Is anything more convoluted and contradictory than the politics of oil? Or more bizarre than our refusal to face it?
Consider this: Canada has the ability to get off imported oil. We produce about twice as much each day as we use. It would be difficult, but not impossible, to ensure that, as Green party leader Elizabeth May suggests: “As long as we are using fossil fuels we should be using our fossil fuels.”
Self-sufficiency would have real environmental and economic benefits. It would ensure security of supply, and bring all production under domestic regulation. We can’t control how Saudi Arabia, Nigeria or Venezuela handle their production, but an all-Canadian market would ensure every barrel had to meet domestic environmental standards.
The reason we don’t do this is largely political. It would require building pipelines that activists oppose on environmental grounds, even though the alternative, shipping crude by rail, is worse for the environment, and more dangerous. It’s also cheaper to import foreign oil, even if it’s from countries with lower environmental standards.
Since we won’t take the steps to be self-sufficient, we import oil, much of it from Saudi Arabia. The Saudis, as is well known, lack the respect for human rights that Canadians enjoy. Women are treated as second class, political dissent brings long prison sentences, torture is common, executions frequent. Journalist Jamal Khashoggi was murdered and dismembered for angering the Crown Prince.
The Saudis have also been involved in a ruinous war with Houthi-Saleh forces in Yemen since 2015. The Houthis are supported by Iran. Recently a drone attack hit two important Saudi oil sites, disrupting world markets and increasing fears of an escalating conflict across the Middle East. As a result, the Trump administration is sending U.S. troops and military hardware to the Saudis, including air defence equipment to help deal with possible future attacks. The U.S. has also tightened sanctions on Iran, which has already seen its economy savaged by previous financial measures.
Does anyone recall the word “quagmire?” The United States has spent much of the past 60 years extracting itself from military entanglements just like the one it appears to be sliding into again. Generations of people protested against Vietnam, and opposed activities in Iraq and the prolonged U.S. presence in Afghanistan. If those conflicts proved anything, it’s that, once in, it’s very difficult to get out. U.S. troops have been in Afghanistan for 18 years. Donald Trump came this close to pulling them out recently, but backtracked at the last second when a peace deal fell through.
It stretches credulity to believe the same won’t happen in Saudi Arabia. As long as Iran remains a threat, which means as long as it is run by the current regime, Washington will feel the need to protect its interests. This puts the U.S. in the position of acting as protector to a country that rigidly enforces practices that are antithetical to everything Canadians believe in. Should conflict between Iran and the Saudis escalate, is there any doubt the U.S. would be sucked into it?
So, here we are, determined to keep importing oil from a country whose attitudes and repressive actions we despise. A country over whose environmental practises we have no control, and which is becoming more deeply entangled with a U.S. administration headed by a president Canadian climate activists can safely be said to revile. We’d rather do this than deal with the difficulties that would be involved in ridding ourself of foreign supply. We can’t bring ourselves to face the political troubles that would arise from trying to connect oil from the West to consumers in the East. Tens of thousands support a “global climate strike” but balk at pursuing an effective means of bringing all the oil we use under our own control. “Turning off the taps” is not a realistic plan. Sorry, it just isn’t. Some day it might be, but not yet, unless students want to live in unheated dorms while studying in darkened libraries.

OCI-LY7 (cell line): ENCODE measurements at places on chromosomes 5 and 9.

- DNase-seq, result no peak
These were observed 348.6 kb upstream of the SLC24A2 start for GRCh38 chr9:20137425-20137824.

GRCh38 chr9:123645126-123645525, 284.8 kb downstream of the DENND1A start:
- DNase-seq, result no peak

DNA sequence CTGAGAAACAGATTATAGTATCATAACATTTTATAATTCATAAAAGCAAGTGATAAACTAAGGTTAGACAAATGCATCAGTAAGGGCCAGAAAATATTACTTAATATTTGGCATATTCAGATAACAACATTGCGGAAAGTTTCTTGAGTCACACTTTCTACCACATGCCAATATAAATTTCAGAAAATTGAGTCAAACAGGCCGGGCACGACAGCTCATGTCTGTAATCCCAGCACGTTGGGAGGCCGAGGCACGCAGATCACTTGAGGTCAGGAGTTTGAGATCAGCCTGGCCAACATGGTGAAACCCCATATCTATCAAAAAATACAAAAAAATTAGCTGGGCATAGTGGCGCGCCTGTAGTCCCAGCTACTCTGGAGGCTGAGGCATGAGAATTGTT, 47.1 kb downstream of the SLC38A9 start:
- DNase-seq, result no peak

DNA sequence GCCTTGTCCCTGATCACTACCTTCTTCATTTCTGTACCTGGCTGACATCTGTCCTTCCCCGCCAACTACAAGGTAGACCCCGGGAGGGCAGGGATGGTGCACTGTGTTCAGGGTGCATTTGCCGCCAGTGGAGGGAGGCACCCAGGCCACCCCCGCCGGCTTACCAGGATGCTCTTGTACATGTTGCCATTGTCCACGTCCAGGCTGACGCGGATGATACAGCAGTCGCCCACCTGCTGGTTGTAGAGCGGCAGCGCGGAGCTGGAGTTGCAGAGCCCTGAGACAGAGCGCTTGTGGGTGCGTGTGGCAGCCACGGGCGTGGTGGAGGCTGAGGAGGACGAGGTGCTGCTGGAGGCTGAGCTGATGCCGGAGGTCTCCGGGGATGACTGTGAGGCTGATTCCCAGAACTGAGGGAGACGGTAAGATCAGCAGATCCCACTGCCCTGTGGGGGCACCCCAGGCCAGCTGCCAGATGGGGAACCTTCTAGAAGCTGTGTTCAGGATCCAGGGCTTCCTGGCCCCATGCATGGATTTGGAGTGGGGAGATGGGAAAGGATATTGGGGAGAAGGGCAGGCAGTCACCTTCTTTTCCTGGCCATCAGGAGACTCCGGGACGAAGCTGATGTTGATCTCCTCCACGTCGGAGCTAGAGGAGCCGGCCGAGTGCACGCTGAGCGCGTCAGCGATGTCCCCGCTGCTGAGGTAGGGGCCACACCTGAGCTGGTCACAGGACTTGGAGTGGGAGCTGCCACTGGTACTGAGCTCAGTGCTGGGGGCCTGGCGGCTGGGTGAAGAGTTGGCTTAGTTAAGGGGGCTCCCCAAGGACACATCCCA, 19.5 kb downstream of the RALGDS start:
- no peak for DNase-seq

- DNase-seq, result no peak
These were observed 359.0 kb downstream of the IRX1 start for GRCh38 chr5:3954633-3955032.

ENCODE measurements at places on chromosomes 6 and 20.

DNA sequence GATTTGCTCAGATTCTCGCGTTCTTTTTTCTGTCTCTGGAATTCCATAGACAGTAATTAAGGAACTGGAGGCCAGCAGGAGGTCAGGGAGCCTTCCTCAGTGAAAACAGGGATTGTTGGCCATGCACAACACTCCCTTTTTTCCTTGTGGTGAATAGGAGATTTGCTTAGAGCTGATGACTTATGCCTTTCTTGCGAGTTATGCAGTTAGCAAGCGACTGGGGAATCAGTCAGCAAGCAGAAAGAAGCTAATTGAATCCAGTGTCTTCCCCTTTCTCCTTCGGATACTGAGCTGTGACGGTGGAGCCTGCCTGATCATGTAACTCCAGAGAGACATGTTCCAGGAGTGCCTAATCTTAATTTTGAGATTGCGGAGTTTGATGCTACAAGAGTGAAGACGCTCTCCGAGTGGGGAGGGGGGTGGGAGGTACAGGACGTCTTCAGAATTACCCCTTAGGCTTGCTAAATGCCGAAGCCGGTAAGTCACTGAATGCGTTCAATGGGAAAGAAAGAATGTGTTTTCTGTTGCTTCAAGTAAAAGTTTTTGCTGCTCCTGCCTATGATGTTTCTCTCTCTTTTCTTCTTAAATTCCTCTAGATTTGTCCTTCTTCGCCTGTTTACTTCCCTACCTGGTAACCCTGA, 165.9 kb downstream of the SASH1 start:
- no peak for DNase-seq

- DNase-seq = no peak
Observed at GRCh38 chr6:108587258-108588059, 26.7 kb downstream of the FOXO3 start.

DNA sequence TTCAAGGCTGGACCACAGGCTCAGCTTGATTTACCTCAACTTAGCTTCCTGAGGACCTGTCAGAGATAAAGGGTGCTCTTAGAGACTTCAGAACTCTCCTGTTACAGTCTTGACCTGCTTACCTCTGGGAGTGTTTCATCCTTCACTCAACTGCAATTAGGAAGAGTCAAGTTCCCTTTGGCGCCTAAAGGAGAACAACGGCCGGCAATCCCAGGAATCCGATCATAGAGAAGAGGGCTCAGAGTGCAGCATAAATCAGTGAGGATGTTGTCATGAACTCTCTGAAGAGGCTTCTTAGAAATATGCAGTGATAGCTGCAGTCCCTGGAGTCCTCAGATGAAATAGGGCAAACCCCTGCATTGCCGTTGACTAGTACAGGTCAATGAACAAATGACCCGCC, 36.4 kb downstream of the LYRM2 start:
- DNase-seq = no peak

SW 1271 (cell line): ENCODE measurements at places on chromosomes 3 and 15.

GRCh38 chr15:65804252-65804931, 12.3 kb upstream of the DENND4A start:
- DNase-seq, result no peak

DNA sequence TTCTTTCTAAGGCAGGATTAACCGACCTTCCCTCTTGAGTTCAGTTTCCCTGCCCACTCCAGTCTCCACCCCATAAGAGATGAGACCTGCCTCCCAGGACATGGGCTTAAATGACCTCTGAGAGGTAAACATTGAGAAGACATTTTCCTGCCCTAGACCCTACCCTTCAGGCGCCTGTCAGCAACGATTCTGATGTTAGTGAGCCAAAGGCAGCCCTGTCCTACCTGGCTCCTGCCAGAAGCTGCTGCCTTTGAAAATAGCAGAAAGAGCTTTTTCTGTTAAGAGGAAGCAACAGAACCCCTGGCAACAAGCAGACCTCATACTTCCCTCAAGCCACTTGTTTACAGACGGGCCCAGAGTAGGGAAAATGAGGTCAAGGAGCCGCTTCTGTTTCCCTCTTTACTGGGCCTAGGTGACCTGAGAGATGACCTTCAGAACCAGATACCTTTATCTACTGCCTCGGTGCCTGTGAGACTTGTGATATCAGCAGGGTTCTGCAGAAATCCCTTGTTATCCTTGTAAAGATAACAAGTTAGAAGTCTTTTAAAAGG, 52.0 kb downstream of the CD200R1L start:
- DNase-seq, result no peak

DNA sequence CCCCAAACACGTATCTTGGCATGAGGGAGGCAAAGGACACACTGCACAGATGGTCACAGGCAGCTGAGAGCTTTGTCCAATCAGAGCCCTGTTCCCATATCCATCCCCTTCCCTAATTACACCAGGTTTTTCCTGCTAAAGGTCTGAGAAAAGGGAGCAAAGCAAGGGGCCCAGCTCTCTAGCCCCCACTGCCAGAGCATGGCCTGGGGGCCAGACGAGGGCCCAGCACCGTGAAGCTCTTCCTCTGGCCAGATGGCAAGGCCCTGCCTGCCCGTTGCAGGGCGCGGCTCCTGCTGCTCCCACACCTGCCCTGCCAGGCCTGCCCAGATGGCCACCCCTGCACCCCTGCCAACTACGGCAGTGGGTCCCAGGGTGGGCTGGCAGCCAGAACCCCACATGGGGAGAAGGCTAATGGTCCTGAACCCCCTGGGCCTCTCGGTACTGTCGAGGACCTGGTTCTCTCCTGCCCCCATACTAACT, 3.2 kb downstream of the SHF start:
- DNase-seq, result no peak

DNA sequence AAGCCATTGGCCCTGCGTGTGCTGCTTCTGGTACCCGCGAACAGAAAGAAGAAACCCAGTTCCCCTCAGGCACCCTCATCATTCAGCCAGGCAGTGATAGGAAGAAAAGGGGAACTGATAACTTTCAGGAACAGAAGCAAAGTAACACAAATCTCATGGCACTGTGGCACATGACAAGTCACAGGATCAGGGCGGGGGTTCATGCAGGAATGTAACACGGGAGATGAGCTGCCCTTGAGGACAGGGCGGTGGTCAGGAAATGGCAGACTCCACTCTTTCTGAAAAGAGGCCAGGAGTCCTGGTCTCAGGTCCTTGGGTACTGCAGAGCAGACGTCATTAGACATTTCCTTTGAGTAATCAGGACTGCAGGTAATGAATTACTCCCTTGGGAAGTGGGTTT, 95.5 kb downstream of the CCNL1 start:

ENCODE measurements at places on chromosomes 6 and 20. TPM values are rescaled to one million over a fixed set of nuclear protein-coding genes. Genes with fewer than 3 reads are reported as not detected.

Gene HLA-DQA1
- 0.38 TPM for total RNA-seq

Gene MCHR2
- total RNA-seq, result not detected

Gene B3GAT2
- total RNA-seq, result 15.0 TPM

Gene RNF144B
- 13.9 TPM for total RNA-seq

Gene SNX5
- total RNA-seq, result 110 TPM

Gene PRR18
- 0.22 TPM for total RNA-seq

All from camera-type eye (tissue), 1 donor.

Neither of the two largest parties has climate plans that will achieve what they promise. The Conservatives won’t even set a target for emissions reductions. The Liberals have targets but won’t meet them, just as they have never managed to do so in the past. The Greens and New Democrats have more aggressive but hugely impractical plans, which couldn’t be implemented without massive disruption to the livelihoods of tens of millions of Canadians. See how long support for such measures lasts when families across the country no longer have jobs. Could Jagmeet Singh and Elizabeth May be promising free tuition because they know jobless parents wouldn’t be able to pay?
Current indications from the federal election suggest a minority government is a real possibility. Should it be a Liberal minority, odds are it will seek support from the NDP and Greens. Both parties will certainly want concessions in return, and environmental issues will be at the forefront. As Calgary Herald columnist Don Braid has noted, both May and Singh would demand an end to the Trans Mountain pipeline.
Trudeau’s Liberals bought Trans Mountain, and he’s vowed to build it. Would he betray that promise for the sake of holding power? Is he willing to fuel a backlash across Western Canada that could only escalate the dangerous resentment now percolating ominously in Alberta? Considering the number of other principles he’s tossed overboard in the past four years, there can’t be much doubt that the answer to both questions is “of course.”
The climate debate is failing in Canada because it isn’t realistic. We’re a big country shackled by small thinking. We lack leadership, judgment and nerve. All sides cling to fantasies, bromides and prejudices. We won’t get anywhere until that ends.